Damn it but my young Hmong red cucumbers have leaf miner damage already and
they have only begun to take off. What is the quickest and best way to
knock this down? Screw organic, at this rate my plants will all be
infected. All I have for now is the organic pesticide/fungicide/ herbicide
combos using lecithin and some natural soap. I'll hose it with malathion if
I have to.
Although not approved for use on edible crops, I would use Imidacloprid,
available as Bayer's Advanced Tree and Shrub Insect Control. You mix it
with water and use it as a soil drench. Control might take as long as 3
Unlike many other systemics, tests with Imidacloprid show little or no
toxicity for mammals and birds.
David E. Ross
Climate: California Mediterranean
12. This pesticide is highly toxic to birds and aquatic invertebrates
Section 4. First Aid Measures
Have a product label or container with you when calling a poison control
center or doctor, or going to treatment.
You've already lost the crop, but you can still buy some poi$on. IPM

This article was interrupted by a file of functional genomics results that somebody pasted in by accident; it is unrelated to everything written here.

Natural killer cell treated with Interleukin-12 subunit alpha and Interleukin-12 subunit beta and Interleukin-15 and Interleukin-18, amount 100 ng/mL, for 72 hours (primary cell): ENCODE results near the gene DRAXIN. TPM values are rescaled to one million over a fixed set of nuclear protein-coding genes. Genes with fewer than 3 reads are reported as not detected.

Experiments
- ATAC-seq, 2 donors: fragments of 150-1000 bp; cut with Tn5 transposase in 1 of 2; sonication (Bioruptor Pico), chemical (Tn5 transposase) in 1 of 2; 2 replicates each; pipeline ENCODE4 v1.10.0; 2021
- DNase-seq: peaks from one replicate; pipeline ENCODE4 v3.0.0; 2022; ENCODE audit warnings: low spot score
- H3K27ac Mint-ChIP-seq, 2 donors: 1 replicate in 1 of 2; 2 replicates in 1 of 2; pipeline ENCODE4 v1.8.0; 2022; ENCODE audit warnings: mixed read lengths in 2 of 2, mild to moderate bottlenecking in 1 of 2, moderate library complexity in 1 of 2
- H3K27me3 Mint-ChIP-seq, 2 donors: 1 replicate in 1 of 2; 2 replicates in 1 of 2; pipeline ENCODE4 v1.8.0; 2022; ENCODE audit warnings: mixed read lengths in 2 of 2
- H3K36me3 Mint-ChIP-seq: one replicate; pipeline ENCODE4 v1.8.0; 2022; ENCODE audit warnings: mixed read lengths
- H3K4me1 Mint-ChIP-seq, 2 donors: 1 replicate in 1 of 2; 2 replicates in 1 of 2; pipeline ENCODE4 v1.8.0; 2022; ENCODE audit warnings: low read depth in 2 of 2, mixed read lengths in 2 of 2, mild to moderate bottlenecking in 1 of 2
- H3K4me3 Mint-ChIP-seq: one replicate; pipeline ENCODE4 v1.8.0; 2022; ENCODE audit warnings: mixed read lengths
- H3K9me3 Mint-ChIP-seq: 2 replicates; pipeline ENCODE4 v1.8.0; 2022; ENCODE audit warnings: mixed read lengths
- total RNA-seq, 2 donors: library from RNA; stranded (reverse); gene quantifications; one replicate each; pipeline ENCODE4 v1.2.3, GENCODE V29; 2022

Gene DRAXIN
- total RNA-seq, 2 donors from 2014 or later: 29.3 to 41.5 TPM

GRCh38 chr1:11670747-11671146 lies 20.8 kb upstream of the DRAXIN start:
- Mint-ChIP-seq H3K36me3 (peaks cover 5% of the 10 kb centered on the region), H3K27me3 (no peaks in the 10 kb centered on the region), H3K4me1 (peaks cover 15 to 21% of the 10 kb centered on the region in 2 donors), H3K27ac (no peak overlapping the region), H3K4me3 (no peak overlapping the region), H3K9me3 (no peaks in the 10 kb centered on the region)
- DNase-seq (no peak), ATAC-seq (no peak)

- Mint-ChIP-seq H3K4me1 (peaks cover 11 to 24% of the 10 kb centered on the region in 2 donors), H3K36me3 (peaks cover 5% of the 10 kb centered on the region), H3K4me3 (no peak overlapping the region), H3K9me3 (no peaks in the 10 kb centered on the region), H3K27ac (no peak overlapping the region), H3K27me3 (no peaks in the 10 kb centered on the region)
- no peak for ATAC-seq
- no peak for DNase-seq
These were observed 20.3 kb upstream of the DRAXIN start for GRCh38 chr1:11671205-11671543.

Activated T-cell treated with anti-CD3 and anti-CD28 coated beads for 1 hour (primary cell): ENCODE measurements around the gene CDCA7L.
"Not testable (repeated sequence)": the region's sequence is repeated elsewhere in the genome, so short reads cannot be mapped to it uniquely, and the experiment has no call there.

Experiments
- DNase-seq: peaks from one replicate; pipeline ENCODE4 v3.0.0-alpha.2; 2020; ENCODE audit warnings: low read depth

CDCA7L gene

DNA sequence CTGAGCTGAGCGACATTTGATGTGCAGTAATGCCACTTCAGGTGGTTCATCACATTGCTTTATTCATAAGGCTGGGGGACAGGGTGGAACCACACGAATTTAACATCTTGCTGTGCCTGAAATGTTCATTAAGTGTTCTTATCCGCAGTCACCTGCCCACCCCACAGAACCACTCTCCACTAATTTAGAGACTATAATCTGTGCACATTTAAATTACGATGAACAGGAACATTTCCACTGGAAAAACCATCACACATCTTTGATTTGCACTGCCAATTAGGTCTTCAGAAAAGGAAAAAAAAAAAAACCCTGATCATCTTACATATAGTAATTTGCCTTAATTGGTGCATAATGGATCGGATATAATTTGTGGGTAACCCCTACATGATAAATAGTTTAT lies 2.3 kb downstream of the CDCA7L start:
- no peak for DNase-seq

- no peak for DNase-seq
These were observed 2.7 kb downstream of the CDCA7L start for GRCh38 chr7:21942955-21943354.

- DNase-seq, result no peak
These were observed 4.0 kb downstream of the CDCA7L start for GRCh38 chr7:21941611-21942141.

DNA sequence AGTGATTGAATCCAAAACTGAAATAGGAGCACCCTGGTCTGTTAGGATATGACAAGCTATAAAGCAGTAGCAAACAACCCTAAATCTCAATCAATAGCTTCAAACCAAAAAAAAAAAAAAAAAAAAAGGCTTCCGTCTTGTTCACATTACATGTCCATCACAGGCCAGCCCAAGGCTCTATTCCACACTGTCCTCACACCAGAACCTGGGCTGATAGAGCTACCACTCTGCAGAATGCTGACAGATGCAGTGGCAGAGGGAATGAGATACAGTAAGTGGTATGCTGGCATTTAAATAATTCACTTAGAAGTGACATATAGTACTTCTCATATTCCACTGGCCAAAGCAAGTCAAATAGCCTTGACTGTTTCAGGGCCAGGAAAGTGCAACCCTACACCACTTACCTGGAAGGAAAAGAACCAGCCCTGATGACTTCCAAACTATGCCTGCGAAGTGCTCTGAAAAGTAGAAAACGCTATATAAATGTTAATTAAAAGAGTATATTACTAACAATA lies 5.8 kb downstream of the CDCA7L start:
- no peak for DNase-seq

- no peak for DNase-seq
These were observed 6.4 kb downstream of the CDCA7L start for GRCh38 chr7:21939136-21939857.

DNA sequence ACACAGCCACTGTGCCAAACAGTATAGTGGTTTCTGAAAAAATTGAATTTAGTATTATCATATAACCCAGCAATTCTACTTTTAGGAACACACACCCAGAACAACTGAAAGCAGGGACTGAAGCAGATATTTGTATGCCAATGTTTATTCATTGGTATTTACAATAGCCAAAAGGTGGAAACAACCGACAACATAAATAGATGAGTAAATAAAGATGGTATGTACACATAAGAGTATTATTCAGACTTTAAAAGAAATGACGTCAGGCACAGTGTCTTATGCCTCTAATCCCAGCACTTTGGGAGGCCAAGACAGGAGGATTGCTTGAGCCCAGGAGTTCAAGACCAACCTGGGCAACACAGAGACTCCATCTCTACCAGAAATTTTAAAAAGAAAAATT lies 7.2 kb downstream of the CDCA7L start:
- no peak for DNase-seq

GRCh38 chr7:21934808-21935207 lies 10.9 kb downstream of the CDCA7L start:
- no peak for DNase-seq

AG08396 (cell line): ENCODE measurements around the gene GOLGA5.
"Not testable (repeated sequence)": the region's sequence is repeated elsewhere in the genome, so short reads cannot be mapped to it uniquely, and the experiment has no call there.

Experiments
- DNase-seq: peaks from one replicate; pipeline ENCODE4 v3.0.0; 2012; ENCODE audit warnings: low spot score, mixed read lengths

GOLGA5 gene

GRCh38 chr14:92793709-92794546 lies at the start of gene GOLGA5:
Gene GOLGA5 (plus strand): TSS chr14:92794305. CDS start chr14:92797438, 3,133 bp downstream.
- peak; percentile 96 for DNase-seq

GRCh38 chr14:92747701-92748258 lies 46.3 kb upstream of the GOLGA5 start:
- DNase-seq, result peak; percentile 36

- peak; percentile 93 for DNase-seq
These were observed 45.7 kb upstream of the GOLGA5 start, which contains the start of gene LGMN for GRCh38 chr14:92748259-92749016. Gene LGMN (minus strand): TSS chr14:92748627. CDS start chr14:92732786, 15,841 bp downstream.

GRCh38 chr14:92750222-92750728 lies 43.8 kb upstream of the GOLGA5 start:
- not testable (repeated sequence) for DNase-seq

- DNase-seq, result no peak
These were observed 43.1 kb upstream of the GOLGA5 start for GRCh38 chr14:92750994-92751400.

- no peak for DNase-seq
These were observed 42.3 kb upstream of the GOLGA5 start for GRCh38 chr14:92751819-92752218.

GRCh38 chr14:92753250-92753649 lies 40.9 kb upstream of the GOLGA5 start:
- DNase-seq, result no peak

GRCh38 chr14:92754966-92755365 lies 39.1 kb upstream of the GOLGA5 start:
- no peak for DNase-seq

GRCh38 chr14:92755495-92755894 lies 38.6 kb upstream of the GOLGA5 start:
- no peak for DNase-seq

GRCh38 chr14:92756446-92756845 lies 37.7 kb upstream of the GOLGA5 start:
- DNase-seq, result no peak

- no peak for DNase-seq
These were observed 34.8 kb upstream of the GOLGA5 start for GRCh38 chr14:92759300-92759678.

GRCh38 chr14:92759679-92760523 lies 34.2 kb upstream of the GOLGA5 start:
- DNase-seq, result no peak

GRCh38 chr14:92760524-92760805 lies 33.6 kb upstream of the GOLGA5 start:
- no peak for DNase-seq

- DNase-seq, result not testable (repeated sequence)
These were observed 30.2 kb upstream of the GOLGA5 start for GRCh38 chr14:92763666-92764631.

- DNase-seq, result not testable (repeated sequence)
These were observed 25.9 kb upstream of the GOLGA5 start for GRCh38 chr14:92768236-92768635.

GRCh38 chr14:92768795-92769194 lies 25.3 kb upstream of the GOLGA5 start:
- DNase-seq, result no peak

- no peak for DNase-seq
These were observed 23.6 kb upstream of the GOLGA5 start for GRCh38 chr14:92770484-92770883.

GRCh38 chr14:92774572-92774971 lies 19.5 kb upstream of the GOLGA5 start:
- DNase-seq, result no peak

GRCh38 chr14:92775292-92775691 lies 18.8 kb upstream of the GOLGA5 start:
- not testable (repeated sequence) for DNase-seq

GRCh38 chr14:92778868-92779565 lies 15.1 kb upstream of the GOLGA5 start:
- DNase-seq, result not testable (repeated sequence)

(the organic way) says to anticipate your problems, don't wait until you
have a fire in the house to buy a fire extinguisher. You can garden with
nature (cheap), or against nature (expen$ive). Consider this your
Prune off and destroy infested branches. Keep plants healthy (properly
irrigated and fertilized) so they can tolerate and outgrow the damage.
Populations are generally prevented from reaching truly damaging levels
by a number of parasitic wasps that attack leafminers in Florida. Wasp
larvae develop on or in the leafminer larva or pupa, and pupation occurs
in or near host remains. In some species, the wasp stings the host,
injects a paralyzing venom, lays an egg and its larva develops
externally. The host ceases to feed and the parasitoid egg or larva is
visible through the leaf epidermis. Parasitoid larvae developing
internally are usually solitary, and after several days of development
may be seen inside their leafminer host by using a hand lens against
Leafminers are difficult to control because they are protected by the
leaf tissue. The best time to manage leafminers is when larvae first
hatch inside the leaves and begin to feed, but the damage may be
inconspicuous. Treatment at this time also minimizes plant damage. But,
if many large or long mines are seen, the leafminer may have completed
its development, and control is not useful.
"Fascism should more properly be called corporatism because it is the
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